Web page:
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Ok, let's leave the debate of whether friendship breaks encapsulation, and actually try elegantly come up with a coherent design. It is a two fold function:

1) General question on how to implement:

   public class A 
   {
      friend class B;
   }

2) Why do I need this functionality? Some of my classes implement Serializable interface. However, I want to make Serializable methods protected in the Derived class so that I don't expose them to a client (as well as in the documentation -- javadoc). However, internal classes should be able to access them. What is the General way to solve this problem in java?

Note: I am using friendship as defined in the current C++ standard.

Thanks

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marked as duplicate by Werner Kvalem Vesterås, Roman C, EdChum, allprog, Nirk Sep 12 '13 at 19:49

This question has been asked before and already has an answer. If those answers do not fully address your question, please ask a new question.

    
Does Java support an "internal" modifier like C# does? In C#, you can use internal to make things only visible within the same assembly. –  OregonGhost Mar 5 '09 at 14:49
    
Really not enough information. Shouldn't serialisable methods be private anyway. –  Tom Hawtin - tackline Mar 5 '09 at 14:49
    
Yeah you don't need access to the serialization methods to serialize objects. This seems argumentative and not a question either... –  wds Mar 5 '09 at 15:01
    
@OregonGhost: No, Java doesn't support that. The nearest equivalent would be the default access modifier, which makes a class or member visible to the package in which it is defined. (A package in Java is most similar to a namespace in C#.) –  Hosam Aly Mar 5 '09 at 15:05
    
JDK7 may (or may not) have a module access specifier. This would be different from internal in that it wont be dependent upon deployment unit. –  Tom Hawtin - tackline Mar 5 '09 at 15:34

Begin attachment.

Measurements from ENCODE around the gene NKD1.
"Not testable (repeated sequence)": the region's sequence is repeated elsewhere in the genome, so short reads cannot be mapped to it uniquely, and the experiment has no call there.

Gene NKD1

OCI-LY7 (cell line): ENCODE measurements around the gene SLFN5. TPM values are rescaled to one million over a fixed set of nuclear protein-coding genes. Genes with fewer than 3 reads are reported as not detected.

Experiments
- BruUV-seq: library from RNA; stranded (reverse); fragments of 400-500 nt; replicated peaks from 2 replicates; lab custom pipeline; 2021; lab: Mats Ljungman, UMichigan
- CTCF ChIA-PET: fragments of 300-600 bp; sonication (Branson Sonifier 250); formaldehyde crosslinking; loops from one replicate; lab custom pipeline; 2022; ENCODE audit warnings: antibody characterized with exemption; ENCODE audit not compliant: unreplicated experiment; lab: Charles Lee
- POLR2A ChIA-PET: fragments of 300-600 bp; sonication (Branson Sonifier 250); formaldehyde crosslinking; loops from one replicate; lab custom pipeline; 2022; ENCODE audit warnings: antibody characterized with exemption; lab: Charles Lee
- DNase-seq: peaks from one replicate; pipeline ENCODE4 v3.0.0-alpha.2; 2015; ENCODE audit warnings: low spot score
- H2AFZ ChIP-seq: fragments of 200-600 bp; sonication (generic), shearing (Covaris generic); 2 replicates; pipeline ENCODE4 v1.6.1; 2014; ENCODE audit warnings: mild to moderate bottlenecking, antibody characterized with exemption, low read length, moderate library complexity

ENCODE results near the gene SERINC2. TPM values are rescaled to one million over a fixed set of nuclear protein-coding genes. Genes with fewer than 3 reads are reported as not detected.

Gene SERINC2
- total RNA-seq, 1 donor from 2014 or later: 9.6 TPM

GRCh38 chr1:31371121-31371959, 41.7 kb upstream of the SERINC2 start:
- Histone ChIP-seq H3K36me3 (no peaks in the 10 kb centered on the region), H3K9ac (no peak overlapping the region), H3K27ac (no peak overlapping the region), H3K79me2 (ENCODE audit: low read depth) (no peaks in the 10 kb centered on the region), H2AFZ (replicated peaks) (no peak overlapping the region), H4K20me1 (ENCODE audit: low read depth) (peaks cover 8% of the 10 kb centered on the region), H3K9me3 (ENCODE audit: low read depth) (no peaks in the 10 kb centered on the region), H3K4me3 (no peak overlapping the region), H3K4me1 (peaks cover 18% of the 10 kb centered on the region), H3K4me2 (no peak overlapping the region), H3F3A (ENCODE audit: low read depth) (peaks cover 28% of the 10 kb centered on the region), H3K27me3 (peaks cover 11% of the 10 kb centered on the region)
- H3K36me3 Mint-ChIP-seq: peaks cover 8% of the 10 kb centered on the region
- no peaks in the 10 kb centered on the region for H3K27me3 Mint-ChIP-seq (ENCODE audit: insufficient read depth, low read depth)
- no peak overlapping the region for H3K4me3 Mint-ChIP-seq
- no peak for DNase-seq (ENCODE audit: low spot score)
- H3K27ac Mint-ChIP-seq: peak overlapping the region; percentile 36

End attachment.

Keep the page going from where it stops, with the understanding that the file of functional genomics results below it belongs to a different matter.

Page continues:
5 Answers 5

up vote 6 down vote accepted

The general solution is to make the methods package-private (which is the default protection level in Java). That way any code in the same package can access them, but not external code.

Java does not allow arbitrary sharing of methods with specific external classes.

EDIT: Protected members are actually less private than package-private. If you have protected members, you can access them from derived classes outside your package, and from any class inside the package. So that may be a solution to your problem - derive the class in another class in the package you want to export to.

Generally, Java considers the package as the main module of encapsulation. The public/protected interface is for classes outside the package, and the default protection level allows access within the package.

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well, I need to access them from other internal packages as well :( –  Sasha Mar 5 '09 at 14:53
    
Package-private (default access) should be quite rare for anything but top-level types. –  Tom Hawtin - tackline Mar 5 '09 at 15:09
    
@Tom: I agree. I was just pointing out that it is the only officially endorsed way of sharing internals at all. –  Avi Mar 5 '09 at 15:27

It seems as if you want a façade.

You appear to have a class that needs to give public access to various other classes (even in different packages) involved in the implementation. But you don't want clients having access.

Therefore, make the implementation as complicated as you like. Have a façade class, with just the interface you want, delegate to the implementation.

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This link gives a way to emulate friend access in Java: http://macchiato.com/columns/Durable7.html

The code copied from the link (in case the site is not accessible):

public class A {
private int privateInt = 31415;

public class SomePrivateMethods {
    public int getSomethingPrivate() { return privateInt; }
    private SomePrivateMethods() {} // no public constructor
}
public void giveKeyTo(B other) {
    other.receiveKey(new SomePrivateMethods());
}
}

public class B {
private A.SomePrivateMethods key;

public void receiveKey(A.SomePrivateMethods key) {
    this.key = key;
}

public void usageExample() {
    A anA = new A();

    //int foo = anA.privateInt; // doesn't work, not accessible

    anA.giveKeyTo(this);
    int fii = key.getSomethingPrivate();
    System.out.println(fii);
}
}
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One thing I noticed... it sounds like you do not want the methods that you have to override because you are implementing Serializable to be made public. One thing though, Serializable is a marker interface (it provides no methods to be overridden) and the readObject and writeObject methods are supposed to be private.

Am I missing something?

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There are two solutions to your question that don't involve keeping all classes in the same package.

The first is to use the Friend Accessor/Friend Package pattern described in (Practical API Design, Tulach 2008).

The second is to use OSGi. There is an article here explaining how OSGi accomplishes this.

Related Questions: 1, 2, 3, and 4.

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